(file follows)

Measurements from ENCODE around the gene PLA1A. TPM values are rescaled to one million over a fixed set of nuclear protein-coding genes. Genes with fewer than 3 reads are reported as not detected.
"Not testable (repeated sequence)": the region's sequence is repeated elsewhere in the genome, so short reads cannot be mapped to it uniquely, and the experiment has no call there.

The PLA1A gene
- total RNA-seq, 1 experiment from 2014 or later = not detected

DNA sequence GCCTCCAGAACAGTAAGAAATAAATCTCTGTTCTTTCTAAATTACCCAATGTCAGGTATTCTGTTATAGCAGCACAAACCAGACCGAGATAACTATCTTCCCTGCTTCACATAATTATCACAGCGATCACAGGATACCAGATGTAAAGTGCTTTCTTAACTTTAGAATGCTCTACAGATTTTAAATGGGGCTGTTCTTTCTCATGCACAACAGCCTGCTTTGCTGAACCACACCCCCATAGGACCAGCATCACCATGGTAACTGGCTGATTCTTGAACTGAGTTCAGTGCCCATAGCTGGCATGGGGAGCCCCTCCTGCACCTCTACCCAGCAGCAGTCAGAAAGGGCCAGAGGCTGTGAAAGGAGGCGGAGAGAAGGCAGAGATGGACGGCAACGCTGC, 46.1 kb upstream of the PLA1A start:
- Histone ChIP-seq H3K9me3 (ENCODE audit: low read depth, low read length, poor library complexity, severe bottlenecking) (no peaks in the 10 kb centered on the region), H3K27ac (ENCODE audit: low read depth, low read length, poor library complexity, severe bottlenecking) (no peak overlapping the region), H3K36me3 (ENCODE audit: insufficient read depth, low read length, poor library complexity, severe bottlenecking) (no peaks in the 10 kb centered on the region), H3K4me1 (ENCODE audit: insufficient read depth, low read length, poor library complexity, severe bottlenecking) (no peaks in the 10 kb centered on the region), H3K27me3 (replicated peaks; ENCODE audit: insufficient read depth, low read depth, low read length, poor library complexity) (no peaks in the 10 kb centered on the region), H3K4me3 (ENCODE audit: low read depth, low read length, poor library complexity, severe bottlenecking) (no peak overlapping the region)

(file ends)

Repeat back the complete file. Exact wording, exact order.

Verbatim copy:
Measurements from ENCODE around the gene PLA1A. TPM values are rescaled to one million over a fixed set of nuclear protein-coding genes. Genes with fewer than 3 reads are reported as not detected.
"Not testable (repeated sequence)": the region's sequence is repeated elsewhere in the genome, so short reads cannot be mapped to it uniquely, and the experiment has no call there.

The PLA1A gene
- total RNA-seq, 1 experiment from 2014 or later = not detected

DNA sequence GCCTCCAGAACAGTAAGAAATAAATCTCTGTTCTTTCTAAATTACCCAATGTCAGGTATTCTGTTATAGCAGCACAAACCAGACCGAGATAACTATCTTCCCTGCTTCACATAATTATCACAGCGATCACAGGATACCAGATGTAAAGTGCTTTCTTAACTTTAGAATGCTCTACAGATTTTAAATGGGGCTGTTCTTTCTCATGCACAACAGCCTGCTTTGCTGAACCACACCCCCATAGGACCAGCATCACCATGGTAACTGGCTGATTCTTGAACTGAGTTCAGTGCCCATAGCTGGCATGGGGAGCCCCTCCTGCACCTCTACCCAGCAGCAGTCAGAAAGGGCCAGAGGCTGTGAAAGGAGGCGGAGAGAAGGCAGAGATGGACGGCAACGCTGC, 46.1 kb upstream of the PLA1A start:
- Histone ChIP-seq H3K9me3 (ENCODE audit: low read depth, low read length, poor library complexity, severe bottlenecking) (no peaks in the 10 kb centered on the region), H3K27ac (ENCODE audit: low read depth, low read length, poor library complexity, severe bottlenecking) (no peak overlapping the region), H3K36me3 (ENCODE audit: insufficient read depth, low read length, poor library complexity, severe bottlenecking) (no peaks in the 10 kb centered on the region), H3K4me1 (ENCODE audit: insufficient read depth, low read length, poor library complexity, severe bottlenecking) (no peaks in the 10 kb centered on the region), H3K27me3 (replicated peaks; ENCODE audit: insufficient read depth, low read depth, low read length, poor library complexity) (no peaks in the 10 kb centered on the region), H3K4me3 (ENCODE audit: low read depth, low read length, poor library complexity, severe bottlenecking) (no peak overlapping the region)